Clinical trials: Comprehension unaffected by simplified consent forms or payment

Aug 10, 2010

Although informed consent is an ethical cornerstone in research with humans, some studies suggests that volunteers often do not understand key aspects of the research in which they participate. Recent efforts have been made to improve informed consent by simplifying the consent forms.

A new study refutes two common assumptions about consent forms: that the length and complexity of forms affect comprehension and that people who are paid to enroll in research may be "blinded by money" and thus ignore key details of the study.

In a randomized controlled trial of a standard versus concise consent form for a low-risk phase I bioequivalence study of a marketed drug, the authors found that overall comprehension was comparable - and high - with both forms. Furthermore, the shorter form appeared to have no adverse effect on the quality of informed consent. Another intriguing finding was that comprehension was slightly higher among the paid volunteers than those who were unpaid. And, the study revealed that the overall comprehension scores of socioeconomically disadvantaged participants was good, negating the common claim that this population of research participants requires special protections.

The report of the study appeared in IRB: Ethics & Human Research, published by The Hastings Center. The authors include two Hastings Center Fellows and bioethics leaders in the federal government: Ezekiel Emanuel, head of the Department of Bioethics at the National Institutes of Health Clinical Center and special advisor for health policy to the director of the White House Office of Management and Budget; and Christine Grady, acting chief of the Department of Bioethics at the NIH Clinical Center and a member of the Presidential Commission for the Study of Bioethical Issues. Other authors are Leanne Stunkel and Ninet Sinaii, of the NIH Department of Bioethics; and Meredith Benson, Louise McLellan, and Garbriella Bedarida, of Pfizer.

Although informed consent is an ethical cornerstone in research with humans, some studies suggest that volunteers often don't understand key aspects of the research. Recent efforts have been made to improve informed consent by simplifying the consent forms. A new study refutes two common assumptions about consent forms: that the length and complexity of forms affect and that people who are paid to enroll in research may be "blinded by " and thus ignore key details of the study.

Explore further: What are the chances that your dad isn't your dad?

Provided by The Hastings Center

not rated yet
add to favorites email to friend print save as pdf

Related Stories

Consent forms for research: Have they improved in 25 years?

May 28, 2010

The consent forms that people sign before participating in research are widely considered difficult to understand and sometimes inaccurate. The lack of clarity was implicated in a high-profile legal settlement in April between ...

Patient consent forms should educate not intimidate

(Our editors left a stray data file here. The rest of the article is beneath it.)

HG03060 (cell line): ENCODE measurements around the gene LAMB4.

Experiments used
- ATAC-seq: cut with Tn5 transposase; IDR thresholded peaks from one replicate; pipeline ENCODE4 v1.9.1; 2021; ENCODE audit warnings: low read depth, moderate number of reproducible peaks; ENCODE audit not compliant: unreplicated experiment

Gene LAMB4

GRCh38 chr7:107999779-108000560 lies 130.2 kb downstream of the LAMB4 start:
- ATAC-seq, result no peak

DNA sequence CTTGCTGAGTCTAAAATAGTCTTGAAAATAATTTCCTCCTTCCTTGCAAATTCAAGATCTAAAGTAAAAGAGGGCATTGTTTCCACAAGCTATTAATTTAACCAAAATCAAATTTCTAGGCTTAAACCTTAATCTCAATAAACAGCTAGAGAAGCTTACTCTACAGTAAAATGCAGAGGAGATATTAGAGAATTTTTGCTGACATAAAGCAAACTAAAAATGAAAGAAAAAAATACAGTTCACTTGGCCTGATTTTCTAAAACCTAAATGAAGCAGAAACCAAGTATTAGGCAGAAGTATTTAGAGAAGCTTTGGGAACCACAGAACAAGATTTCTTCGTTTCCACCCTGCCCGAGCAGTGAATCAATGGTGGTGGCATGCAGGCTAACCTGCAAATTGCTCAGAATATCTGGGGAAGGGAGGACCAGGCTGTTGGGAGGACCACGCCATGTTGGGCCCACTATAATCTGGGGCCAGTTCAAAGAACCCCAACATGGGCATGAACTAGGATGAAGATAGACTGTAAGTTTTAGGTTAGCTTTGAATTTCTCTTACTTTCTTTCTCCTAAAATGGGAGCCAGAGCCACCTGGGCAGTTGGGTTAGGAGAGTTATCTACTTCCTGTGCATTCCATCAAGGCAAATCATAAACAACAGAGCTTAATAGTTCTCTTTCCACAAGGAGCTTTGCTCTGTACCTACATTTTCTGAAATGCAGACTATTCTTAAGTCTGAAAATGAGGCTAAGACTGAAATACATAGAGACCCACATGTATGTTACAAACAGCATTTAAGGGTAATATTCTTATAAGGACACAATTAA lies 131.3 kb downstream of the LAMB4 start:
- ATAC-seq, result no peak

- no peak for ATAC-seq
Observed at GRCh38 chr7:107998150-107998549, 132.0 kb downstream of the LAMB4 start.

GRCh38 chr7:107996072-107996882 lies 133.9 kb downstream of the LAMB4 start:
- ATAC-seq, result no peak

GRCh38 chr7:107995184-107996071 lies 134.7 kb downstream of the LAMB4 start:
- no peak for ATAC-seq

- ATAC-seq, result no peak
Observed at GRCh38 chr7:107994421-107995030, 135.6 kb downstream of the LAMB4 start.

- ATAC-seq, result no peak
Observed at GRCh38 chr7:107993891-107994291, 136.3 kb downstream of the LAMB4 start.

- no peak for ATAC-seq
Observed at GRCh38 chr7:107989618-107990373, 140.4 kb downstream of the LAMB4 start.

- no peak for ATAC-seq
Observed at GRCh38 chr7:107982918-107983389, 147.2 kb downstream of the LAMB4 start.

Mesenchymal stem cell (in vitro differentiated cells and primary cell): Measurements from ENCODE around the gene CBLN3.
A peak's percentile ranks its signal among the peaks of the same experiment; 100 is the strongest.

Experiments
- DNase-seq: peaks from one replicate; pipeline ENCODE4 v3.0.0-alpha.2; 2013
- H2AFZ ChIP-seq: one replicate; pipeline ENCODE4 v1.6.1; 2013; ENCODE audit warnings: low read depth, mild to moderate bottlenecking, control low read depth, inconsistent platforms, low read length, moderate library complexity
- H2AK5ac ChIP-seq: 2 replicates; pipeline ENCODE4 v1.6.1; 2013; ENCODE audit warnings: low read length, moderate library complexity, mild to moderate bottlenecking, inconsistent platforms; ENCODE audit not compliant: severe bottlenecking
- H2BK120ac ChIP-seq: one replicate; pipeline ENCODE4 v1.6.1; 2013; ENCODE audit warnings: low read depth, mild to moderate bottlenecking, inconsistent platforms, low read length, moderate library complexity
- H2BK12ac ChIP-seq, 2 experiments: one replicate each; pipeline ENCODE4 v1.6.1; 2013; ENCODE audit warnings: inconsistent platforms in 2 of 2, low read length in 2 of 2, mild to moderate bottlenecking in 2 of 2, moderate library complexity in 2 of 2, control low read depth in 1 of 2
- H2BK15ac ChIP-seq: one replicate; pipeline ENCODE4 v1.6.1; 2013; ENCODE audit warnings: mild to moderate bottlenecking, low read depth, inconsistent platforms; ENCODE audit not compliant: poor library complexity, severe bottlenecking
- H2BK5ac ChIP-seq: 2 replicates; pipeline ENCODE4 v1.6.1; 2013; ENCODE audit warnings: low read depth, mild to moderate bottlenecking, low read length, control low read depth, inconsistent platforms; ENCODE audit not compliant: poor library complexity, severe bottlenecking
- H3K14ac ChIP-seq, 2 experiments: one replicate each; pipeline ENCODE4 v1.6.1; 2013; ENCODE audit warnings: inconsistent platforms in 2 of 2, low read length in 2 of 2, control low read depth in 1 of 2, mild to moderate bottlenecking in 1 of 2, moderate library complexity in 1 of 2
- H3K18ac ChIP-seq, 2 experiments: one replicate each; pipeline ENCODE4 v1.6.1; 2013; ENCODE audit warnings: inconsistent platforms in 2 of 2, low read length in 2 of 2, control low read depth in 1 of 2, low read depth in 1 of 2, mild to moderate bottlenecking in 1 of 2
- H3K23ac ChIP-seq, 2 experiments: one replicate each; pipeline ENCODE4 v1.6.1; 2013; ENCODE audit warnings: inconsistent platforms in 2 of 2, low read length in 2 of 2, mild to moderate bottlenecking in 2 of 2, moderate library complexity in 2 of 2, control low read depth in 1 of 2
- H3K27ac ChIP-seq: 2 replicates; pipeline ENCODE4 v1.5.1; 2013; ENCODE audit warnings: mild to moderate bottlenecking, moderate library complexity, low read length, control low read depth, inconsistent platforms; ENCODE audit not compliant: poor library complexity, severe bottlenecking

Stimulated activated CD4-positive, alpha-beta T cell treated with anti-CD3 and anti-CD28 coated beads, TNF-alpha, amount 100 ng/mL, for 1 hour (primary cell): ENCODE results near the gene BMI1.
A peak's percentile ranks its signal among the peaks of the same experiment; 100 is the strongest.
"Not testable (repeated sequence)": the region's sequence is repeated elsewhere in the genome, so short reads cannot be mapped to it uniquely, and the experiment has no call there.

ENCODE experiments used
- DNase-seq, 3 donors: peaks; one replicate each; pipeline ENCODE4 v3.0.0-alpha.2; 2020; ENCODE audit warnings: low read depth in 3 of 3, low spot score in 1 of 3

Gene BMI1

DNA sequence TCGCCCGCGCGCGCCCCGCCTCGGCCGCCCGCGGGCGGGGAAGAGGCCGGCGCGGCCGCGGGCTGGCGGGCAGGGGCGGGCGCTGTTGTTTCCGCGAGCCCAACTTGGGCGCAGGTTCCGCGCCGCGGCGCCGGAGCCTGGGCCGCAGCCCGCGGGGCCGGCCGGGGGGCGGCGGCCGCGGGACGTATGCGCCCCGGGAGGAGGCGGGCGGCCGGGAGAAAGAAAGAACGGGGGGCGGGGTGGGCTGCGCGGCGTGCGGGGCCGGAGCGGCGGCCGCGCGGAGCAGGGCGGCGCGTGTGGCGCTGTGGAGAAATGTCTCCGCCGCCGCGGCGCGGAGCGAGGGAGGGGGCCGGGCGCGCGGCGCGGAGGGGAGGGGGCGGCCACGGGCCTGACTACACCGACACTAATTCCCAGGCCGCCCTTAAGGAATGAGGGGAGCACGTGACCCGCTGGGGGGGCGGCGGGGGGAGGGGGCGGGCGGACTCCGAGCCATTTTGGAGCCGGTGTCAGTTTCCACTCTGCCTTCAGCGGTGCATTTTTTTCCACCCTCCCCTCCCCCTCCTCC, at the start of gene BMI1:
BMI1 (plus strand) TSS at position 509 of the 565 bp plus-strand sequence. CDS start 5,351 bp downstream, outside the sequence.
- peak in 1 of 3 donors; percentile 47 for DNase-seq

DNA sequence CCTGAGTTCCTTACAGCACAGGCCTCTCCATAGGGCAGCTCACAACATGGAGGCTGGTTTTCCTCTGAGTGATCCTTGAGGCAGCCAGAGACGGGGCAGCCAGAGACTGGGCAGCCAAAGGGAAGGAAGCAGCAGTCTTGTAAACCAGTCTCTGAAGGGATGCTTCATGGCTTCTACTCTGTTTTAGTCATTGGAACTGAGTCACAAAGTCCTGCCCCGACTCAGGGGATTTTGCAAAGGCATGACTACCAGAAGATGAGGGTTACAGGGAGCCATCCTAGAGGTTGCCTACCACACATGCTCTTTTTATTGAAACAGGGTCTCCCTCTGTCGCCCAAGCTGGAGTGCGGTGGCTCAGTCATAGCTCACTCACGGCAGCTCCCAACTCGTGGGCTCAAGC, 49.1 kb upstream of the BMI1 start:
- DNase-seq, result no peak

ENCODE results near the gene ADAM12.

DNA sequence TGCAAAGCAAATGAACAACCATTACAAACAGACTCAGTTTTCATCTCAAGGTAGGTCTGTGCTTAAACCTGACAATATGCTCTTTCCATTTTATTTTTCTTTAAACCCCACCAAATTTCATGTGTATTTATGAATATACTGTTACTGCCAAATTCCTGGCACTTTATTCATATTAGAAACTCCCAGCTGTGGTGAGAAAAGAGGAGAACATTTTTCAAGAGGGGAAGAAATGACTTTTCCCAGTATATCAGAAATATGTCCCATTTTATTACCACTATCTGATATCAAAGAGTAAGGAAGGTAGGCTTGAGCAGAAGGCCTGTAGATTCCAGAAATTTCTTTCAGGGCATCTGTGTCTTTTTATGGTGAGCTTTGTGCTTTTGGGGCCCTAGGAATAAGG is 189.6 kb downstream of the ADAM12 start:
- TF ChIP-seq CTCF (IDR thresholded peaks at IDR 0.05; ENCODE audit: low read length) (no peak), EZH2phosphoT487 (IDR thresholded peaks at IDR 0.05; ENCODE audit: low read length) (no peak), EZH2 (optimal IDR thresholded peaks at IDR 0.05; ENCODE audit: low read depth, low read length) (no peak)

Dec 17, 2008

It's time patient consent forms came back full circle to a tool for patient education, rather than the waiver of liability they have become. The original purpose of the consent forms was for a surgeon or doctor to inform ...

Ways to improve informed consent are testable, study says

Jan 11, 2008

New ways to make sure people are adequately informed about the risks and benefits of taking part in a clinical trial can be field-tested for effectiveness as vigorously as new medical treatments themselves, a study led by ...

Intimate examinations should not be performed without consent

Jun 20, 2008

[B]Editorial: Informed consent and intimate examinations[/B] Intimate examinations, performed by medical students on anaesthetised patients, are often carried out without adequate consent from patients, but this violates the ...

Bioethicist: Egg donors should be paid

Aug 10, 2006

A U.S. bioethicist says women who donate their eggs for stem cell research should be compensated, as are other healthy research volunteers.

Recommended for you

Obese British man in court fight for surgery

Jul 11, 2011

A British man weighing 22 stone (139 kilograms, 306 pounds) launched a court appeal Monday against a decision to refuse him state-funded obesity surgery because he is not fat enough.

2008 crisis spurred rise in suicides in Europe

Jul 08, 2011

The financial crisis that began to hit Europe in mid-2008 reversed a steady, years-long fall in suicides among people of working age, according to a letter published on Friday by The Lancet.

New food labels dished up to keep Europe healthy

Jul 06, 2011

A groundbreaking deal on compulsory new food labels Wednesday is set to give Europeans clear information on the nutritional and energy content of products, as well as country of origin.

Overweight men have poorer sperm count

Jul 04, 2011

Overweight or obese men, like their female counterparts, have a lower chance of becoming a parent, according to a comparison of sperm quality presented at a European fertility meeting Monday.

User comments : 0

More news stories

Melting during cooling period

(Phys.org) —A University of Maine research team says stratification of the North Atlantic Ocean contributed to summer warming and glacial melting in Scotland during the period recognized for abrupt cooling ...